Honouring heroes

Of the national historic sites administered by Parks Canada, approximately 50 are related to the two world wars. Working with local communities, Parks Canada offers events commemorating the world wars and, in doing so, showcases the country's rich national heritage. Through the Hometown Heroes program, Canadians and visitors from all over the world can pay tribute to remarkable individuals, their outstanding achievements and the invaluable contributions they have made to their communities.

The ‘Park’ and ‘Fort’ ships

These vessels contributed to securing Allied victory in 1945

Hometown Heroes

Get to know the remarkable stories of these hometown heroes, honour their memory and express your gratitude for their service by visiting Parks Canada's National Historic Sites, National Parks, and National Marine Conservation Areas.

Two new Hometown Heroes!

Paris K. Sahlen and William H. Wilson joined a growing list of Canadians who have been recognized for their contributions to the Canadian Military and for their dedication to help preserve and promote Canada’s naval heritage, as part of Parks Canada’s Hometown Heroes initiative. By sharing these exemplary stories with Canadians, we express gratitude for their service and sacrifices.

Paris K. Sahlen (1944-2018)

Paris K. Sahlen

Paris K. Sahlen
Source: Sahlen Family

Paris “Smiley” Sahlen was born in Barons, Alberta. He helped around the farm well into his teenage years, but realized he wanted to do something different and enlisted in the Royal Canadian Navy in 1962.

While Sahlen left the navy following his three-year commitment, his heart remained there, and his determination to help preserve and promote Canada’s rich naval heritage drew most of his attention. For decades, Paris Sahlen was a mentor and a leader who devoted much of his life fostering connections between veterans, youth, and their navy.

In recognition of his public service over many years, Paris Sahlen received numerous awards, including the Sovereign’s Medal for Volunteers and Queen Elizabeth II’s Diamond Jubilee Medal in 2012. He was also made Honorary Coxswain of HMCS Calgary in April 2018. Paris Sahlen passed away on 29 December 2018.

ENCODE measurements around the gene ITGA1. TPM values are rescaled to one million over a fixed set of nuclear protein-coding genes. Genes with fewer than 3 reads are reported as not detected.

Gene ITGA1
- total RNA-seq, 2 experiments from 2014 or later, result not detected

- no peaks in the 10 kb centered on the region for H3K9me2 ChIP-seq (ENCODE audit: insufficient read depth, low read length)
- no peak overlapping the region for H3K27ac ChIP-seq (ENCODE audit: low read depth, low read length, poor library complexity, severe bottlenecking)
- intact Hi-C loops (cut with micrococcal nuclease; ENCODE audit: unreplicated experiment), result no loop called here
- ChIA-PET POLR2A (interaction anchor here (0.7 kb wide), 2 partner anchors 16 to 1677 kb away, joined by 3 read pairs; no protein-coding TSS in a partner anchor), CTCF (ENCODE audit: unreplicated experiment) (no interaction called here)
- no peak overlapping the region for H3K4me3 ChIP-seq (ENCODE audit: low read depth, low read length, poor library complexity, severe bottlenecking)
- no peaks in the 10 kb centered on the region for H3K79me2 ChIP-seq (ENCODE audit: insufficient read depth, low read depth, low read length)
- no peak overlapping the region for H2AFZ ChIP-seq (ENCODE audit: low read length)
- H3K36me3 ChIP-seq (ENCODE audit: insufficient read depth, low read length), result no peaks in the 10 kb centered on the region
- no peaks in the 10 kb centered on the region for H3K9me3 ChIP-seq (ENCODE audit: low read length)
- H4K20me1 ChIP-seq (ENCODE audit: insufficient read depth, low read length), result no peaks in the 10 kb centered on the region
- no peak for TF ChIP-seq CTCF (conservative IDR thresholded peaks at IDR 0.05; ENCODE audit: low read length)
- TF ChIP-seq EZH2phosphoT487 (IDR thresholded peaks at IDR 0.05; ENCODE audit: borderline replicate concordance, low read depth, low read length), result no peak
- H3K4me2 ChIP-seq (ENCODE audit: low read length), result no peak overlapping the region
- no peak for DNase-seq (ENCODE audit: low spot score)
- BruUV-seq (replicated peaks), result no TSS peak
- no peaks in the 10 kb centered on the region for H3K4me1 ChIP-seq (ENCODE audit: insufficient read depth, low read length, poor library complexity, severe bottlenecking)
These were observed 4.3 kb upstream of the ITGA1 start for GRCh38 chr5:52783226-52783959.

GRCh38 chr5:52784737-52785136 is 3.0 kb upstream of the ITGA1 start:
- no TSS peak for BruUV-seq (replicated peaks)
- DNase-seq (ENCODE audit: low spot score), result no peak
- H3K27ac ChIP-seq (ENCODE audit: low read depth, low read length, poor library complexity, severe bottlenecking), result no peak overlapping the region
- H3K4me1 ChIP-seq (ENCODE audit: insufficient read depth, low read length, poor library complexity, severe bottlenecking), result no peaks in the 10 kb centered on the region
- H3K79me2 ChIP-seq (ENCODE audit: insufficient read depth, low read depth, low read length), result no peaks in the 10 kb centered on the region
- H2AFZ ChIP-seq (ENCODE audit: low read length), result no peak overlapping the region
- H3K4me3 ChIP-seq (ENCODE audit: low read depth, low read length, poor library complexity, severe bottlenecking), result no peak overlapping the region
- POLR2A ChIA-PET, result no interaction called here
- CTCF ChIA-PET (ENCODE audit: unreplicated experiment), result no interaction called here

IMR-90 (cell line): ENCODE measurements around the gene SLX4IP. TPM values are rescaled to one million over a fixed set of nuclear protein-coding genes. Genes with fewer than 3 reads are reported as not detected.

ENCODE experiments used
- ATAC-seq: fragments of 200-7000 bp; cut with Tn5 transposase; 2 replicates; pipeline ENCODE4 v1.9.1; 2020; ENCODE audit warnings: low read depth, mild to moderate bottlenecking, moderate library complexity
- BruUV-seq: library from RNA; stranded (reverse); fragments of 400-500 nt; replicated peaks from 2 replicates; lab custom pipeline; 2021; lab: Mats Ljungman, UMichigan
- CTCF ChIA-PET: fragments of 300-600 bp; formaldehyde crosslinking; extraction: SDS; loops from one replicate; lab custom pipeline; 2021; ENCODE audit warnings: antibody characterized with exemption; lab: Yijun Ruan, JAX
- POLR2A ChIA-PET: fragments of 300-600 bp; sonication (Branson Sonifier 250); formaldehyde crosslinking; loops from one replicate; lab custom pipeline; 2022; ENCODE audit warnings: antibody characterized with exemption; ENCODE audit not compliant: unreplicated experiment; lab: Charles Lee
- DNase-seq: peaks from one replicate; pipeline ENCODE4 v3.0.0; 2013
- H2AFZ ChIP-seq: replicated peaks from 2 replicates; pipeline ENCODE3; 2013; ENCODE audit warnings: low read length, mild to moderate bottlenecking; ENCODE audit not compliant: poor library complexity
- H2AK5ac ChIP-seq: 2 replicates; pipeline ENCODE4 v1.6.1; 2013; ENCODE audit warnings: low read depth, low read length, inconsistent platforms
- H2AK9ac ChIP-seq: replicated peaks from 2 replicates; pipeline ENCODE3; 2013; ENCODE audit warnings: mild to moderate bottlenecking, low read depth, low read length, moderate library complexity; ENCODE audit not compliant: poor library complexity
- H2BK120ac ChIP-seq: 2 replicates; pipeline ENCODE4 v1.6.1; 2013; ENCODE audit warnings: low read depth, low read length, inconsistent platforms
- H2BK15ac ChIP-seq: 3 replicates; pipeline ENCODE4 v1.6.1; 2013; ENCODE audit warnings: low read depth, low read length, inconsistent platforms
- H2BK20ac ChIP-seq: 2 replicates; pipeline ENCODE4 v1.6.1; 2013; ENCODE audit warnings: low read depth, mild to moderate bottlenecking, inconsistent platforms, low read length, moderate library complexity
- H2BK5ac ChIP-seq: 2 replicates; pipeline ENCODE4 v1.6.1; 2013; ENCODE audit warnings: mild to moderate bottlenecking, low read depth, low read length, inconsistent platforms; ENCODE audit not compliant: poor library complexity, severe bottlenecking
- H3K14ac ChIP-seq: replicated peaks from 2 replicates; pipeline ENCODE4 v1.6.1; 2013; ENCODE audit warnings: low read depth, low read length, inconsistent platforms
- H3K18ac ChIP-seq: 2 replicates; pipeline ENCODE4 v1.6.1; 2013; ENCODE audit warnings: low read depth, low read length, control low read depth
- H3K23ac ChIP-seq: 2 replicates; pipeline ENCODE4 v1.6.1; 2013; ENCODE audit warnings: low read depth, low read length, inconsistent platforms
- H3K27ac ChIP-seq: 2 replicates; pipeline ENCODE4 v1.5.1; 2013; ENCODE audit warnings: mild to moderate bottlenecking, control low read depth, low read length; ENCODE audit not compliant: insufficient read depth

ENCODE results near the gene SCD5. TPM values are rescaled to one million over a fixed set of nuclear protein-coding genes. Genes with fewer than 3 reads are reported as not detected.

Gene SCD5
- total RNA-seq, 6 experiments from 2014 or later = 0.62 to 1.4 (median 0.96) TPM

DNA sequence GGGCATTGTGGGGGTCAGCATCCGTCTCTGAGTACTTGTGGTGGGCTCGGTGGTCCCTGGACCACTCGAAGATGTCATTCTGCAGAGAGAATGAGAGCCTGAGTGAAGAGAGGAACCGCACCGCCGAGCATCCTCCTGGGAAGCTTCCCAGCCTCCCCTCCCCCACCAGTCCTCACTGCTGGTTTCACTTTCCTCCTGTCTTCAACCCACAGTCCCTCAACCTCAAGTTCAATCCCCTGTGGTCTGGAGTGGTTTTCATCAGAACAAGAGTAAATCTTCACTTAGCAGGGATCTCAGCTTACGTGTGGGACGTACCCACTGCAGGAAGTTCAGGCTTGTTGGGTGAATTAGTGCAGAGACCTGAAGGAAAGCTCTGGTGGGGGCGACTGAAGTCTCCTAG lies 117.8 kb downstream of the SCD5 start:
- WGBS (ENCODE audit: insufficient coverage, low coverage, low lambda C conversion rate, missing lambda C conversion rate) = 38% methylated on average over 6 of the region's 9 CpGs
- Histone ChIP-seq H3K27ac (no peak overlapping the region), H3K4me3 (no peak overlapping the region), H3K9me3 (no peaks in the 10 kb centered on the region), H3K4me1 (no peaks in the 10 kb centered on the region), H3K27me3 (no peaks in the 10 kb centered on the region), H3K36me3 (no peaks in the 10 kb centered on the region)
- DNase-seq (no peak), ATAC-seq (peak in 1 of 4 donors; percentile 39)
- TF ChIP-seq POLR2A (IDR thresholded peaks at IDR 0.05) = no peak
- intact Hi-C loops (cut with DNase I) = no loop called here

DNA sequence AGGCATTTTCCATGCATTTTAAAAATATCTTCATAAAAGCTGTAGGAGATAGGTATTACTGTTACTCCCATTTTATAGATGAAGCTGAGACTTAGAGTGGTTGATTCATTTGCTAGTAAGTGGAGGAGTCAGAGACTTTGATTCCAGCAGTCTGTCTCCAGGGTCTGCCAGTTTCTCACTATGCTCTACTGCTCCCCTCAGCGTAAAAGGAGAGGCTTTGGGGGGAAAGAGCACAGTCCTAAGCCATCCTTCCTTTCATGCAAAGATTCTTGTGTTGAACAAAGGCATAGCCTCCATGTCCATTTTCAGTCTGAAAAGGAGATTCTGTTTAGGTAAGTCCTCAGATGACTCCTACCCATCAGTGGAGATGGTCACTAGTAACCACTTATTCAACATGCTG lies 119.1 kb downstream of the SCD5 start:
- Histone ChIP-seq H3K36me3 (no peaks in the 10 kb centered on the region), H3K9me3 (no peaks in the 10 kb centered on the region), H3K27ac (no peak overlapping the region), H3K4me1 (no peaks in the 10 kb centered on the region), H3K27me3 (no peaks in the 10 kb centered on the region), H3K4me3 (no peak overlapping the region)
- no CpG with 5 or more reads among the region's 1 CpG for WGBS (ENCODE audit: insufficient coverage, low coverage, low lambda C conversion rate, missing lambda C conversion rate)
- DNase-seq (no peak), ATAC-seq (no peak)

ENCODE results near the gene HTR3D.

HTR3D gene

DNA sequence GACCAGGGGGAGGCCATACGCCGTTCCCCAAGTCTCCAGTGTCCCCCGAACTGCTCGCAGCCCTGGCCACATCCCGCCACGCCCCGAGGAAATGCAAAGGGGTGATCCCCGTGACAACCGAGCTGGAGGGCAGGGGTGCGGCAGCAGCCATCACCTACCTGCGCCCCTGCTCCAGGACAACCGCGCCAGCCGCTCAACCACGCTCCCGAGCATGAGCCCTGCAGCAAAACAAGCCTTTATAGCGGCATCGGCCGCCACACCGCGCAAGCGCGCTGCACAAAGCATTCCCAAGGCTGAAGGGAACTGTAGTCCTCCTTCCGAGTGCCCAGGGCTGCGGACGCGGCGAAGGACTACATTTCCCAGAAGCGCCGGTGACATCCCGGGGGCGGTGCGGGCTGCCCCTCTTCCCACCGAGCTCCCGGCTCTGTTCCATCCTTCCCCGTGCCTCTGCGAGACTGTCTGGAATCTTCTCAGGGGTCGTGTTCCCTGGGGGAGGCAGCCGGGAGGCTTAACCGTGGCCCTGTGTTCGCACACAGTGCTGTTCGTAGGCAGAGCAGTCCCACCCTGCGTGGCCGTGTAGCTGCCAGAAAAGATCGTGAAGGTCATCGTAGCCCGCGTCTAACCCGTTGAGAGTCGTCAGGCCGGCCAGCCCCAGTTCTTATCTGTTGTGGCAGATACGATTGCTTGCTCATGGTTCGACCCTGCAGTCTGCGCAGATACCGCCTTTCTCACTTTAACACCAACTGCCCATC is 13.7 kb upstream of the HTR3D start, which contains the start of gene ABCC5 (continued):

Captain(N) (ret’d) William H. Wilson, OMM, CStJ, AOE, MSM, CD (1924-)

William H. Wilson

William H. Wilson during the Hometown Heroes event, held in Calgary in 2022

Born and raised in Winnipeg, Bill Wilson was 14 when the Second World War began and he joined the Sea Cadets. Three years later, he enlisted in the Royal Canadian Naval Volunteer Reserve. He was a seaman gunner on HMCS Ottawa (2nd) when it took part in the Battle of the Atlantic and the Normandy Landings.

Officer of the Order of Military Merit and known to his community as “Mr. Navy”, Wilson has dedicated his life to preserving Canada’s naval history and artifacts for future generations to study and appreciate. His dedication to educating youth was a driving force behind the creation of the Naval Museum of Alberta, opened in 1988, and later as part of the “Military Museums”.

In recognition of 62 years of honourable service and tireless efforts to promote greater awareness of Canada’s rich naval history, the Royal Canadian Navy appointed Bill Wilson an Honorary Captain in 1992, a position in which he served until 2014. He also received the Admirals’ Medal in 2008 and the Alberta Order of Excellence in 2013.